• The prevention of type 2 diabetes and the early detection of diabetes and pre-diabetes have been made a priority in a number of foreign jurisdictions. For example, Finland's Development Programme for the Prevention and Care of Diabetes 2000-2010 combines population based and high-risk prevention approaches including screening for undiagnosed diabetes and early treatment for the prevention of chronic complications especially cardiovascular disease.47
    • There is a need for an economic analysis of the long-term costs and benefits of screening for diabetes and pre-diabetes using the oral glucose tolerance test.
    • There has been a delay in the implementation of the oral glucose tolerance test as a screening method for type 2 diabetes and pre-diabetes in Canada, primarily due to a lack of awareness, and the cost and time associated with the use of this method.
  • Support to self-management:
    • Supporting self-management of diabetes is a key to diabetes management.
    • Self-management is a way of utilizing community resources.
    • A number of roles that the federal government can, and should, play in supporting self-management are:
      • Providing greater and more accessible information and educational resources;
      • Providing affordable drugs and medical supplies/devices (e.g., through national catastrophic drug coverage); and
      • Supporting better utilization of available non-health-professional resources (e.g., volunteers).
    • Supporting self-management of diabetes has also been made a priority in a number of foreign jurisdictions, including Finland, New Zealand, Sweden, the United Kingdom and the United States.
    • Establishing a central system/platform for information sharing on existing diabetes services/activities is critical to leveraging limited resources.
    • There is a need to nationally standardize the information used to support self-management.
  • Research, evaluation and knowledge exchange:
    • There is a need for a national system/platform for knowledge dissemination and exchange.
    • There is a lack of access to information about existing diabetes initiatives, including health services, research projects and community-based programs. This has resulted in the duplication of work and lost opportunities for collaboration and learning from the experiences of the existing initiatives.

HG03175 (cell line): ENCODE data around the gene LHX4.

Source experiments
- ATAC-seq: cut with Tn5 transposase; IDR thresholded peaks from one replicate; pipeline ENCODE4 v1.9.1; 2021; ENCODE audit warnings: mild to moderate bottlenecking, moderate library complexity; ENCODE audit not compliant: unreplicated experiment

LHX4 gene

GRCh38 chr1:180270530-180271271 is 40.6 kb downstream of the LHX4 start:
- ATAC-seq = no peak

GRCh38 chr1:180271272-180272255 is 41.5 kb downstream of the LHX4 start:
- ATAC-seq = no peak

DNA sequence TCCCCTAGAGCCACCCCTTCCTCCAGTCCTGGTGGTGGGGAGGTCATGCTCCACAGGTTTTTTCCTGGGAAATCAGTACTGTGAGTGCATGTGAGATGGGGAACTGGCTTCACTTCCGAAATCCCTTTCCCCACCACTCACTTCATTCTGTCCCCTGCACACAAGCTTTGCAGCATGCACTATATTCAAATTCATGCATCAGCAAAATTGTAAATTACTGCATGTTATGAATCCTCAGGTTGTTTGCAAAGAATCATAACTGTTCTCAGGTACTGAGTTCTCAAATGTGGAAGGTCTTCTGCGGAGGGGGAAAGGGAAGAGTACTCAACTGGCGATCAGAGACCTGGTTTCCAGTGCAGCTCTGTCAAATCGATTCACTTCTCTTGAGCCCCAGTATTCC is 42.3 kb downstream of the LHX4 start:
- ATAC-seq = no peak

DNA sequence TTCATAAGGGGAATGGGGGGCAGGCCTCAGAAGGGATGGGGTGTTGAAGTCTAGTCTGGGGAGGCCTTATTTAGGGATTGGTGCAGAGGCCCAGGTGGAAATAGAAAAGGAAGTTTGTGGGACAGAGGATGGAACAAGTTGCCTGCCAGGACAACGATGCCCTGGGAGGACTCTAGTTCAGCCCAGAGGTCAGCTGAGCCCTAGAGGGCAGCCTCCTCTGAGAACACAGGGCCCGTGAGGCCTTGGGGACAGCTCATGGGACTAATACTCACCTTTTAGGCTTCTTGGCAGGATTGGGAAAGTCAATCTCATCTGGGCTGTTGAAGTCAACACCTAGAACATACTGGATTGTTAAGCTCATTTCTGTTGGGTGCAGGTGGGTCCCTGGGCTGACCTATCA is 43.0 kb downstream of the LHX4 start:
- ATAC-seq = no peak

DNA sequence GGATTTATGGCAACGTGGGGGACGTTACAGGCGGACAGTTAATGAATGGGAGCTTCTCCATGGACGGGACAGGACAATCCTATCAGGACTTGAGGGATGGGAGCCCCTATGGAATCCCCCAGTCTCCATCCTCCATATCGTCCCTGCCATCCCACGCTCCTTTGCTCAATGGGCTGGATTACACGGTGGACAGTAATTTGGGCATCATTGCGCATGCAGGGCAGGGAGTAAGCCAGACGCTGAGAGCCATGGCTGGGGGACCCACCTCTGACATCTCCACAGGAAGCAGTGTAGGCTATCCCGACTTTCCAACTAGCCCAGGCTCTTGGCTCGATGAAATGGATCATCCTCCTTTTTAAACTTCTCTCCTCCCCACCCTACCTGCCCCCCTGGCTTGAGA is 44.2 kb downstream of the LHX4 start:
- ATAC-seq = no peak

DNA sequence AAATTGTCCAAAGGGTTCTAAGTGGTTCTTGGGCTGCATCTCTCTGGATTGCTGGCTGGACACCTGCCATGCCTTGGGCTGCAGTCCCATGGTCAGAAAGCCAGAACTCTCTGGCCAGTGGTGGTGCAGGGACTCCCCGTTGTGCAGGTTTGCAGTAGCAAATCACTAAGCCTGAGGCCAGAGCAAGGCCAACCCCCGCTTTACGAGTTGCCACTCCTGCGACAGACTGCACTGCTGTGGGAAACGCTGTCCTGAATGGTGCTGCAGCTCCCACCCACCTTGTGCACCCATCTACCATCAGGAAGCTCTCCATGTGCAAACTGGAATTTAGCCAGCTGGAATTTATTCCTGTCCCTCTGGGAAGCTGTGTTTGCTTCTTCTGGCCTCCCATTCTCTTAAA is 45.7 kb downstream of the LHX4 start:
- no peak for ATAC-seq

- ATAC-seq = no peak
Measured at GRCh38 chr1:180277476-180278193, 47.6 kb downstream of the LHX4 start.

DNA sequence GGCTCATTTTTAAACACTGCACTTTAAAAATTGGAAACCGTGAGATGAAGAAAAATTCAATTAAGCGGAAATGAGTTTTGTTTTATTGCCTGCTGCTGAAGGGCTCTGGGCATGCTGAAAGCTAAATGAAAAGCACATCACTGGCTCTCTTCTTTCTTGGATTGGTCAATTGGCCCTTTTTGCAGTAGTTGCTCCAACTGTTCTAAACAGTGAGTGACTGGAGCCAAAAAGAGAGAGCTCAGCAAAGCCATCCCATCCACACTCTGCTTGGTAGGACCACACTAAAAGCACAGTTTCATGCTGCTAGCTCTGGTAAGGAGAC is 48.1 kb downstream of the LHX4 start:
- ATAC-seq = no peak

• A number of other countries have established a web-based central database of diabetes research and related activities, which may provide a good model for the platform - for example, the United States National Diabetes Information Clearinghouse (http://diabetes.niddk.nih.gov/) is a web-based inventory supported by the National Institute of Diabetes and Digestive and Kidney Disease, the United States National Institute of Health.
    • Creating an ongoing forum to bring together diabetes researchers from across the country is critical to supporting knowledge transfer. Having a central system/inventory is not sufficient to ensure that the data reaches the hands of those who should use it, thereby facilitating knowledge transfer.
    • There is a need to strengthen evaluation capacity. Researchers and practitioners supported the creation of a centralized mechanism/system to facilitate the transfer of best practices.
    • The renewed Strategy should enter into partnership with other federal research funding agencies to support clinical research and research related to health services and health systems.